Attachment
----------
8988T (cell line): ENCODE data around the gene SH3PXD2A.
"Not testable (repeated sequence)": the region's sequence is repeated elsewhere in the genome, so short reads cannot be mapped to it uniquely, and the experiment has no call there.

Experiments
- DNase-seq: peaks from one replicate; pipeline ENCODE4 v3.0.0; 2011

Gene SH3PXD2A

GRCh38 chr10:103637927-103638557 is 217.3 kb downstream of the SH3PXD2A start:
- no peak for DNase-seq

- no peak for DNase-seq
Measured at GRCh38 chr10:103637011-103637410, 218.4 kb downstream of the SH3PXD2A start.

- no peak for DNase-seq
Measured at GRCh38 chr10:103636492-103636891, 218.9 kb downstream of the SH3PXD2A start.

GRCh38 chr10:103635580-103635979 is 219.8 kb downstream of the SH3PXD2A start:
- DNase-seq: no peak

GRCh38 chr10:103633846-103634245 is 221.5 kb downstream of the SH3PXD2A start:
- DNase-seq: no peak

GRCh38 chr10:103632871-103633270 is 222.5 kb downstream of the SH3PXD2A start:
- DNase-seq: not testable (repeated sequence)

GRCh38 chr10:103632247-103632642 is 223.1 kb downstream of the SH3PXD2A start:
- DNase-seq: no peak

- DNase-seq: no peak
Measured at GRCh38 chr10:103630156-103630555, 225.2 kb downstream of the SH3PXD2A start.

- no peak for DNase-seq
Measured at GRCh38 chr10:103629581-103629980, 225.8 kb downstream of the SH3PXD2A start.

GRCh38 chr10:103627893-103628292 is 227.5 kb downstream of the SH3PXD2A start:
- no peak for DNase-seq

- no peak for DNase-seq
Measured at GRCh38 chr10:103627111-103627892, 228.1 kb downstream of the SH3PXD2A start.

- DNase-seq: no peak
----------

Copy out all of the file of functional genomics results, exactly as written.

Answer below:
8988T (cell line): ENCODE data around the gene SH3PXD2A.
"Not testable (repeated sequence)": the region's sequence is repeated elsewhere in the genome, so short reads cannot be mapped to it uniquely, and the experiment has no call there.

Experiments
- DNase-seq: peaks from one replicate; pipeline ENCODE4 v3.0.0; 2011

Gene SH3PXD2A

GRCh38 chr10:103637927-103638557 is 217.3 kb downstream of the SH3PXD2A start:
- no peak for DNase-seq

- no peak for DNase-seq
Measured at GRCh38 chr10:103637011-103637410, 218.4 kb downstream of the SH3PXD2A start.

- no peak for DNase-seq
Measured at GRCh38 chr10:103636492-103636891, 218.9 kb downstream of the SH3PXD2A start.

GRCh38 chr10:103635580-103635979 is 219.8 kb downstream of the SH3PXD2A start:
- DNase-seq: no peak

GRCh38 chr10:103633846-103634245 is 221.5 kb downstream of the SH3PXD2A start:
- DNase-seq: no peak

GRCh38 chr10:103632871-103633270 is 222.5 kb downstream of the SH3PXD2A start:
- DNase-seq: not testable (repeated sequence)

GRCh38 chr10:103632247-103632642 is 223.1 kb downstream of the SH3PXD2A start:
- DNase-seq: no peak

- DNase-seq: no peak
Measured at GRCh38 chr10:103630156-103630555, 225.2 kb downstream of the SH3PXD2A start.

- no peak for DNase-seq
Measured at GRCh38 chr10:103629581-103629980, 225.8 kb downstream of the SH3PXD2A start.

GRCh38 chr10:103627893-103628292 is 227.5 kb downstream of the SH3PXD2A start:
- no peak for DNase-seq

- no peak for DNase-seq
Measured at GRCh38 chr10:103627111-103627892, 228.1 kb downstream of the SH3PXD2A start.

- DNase-seq: no peak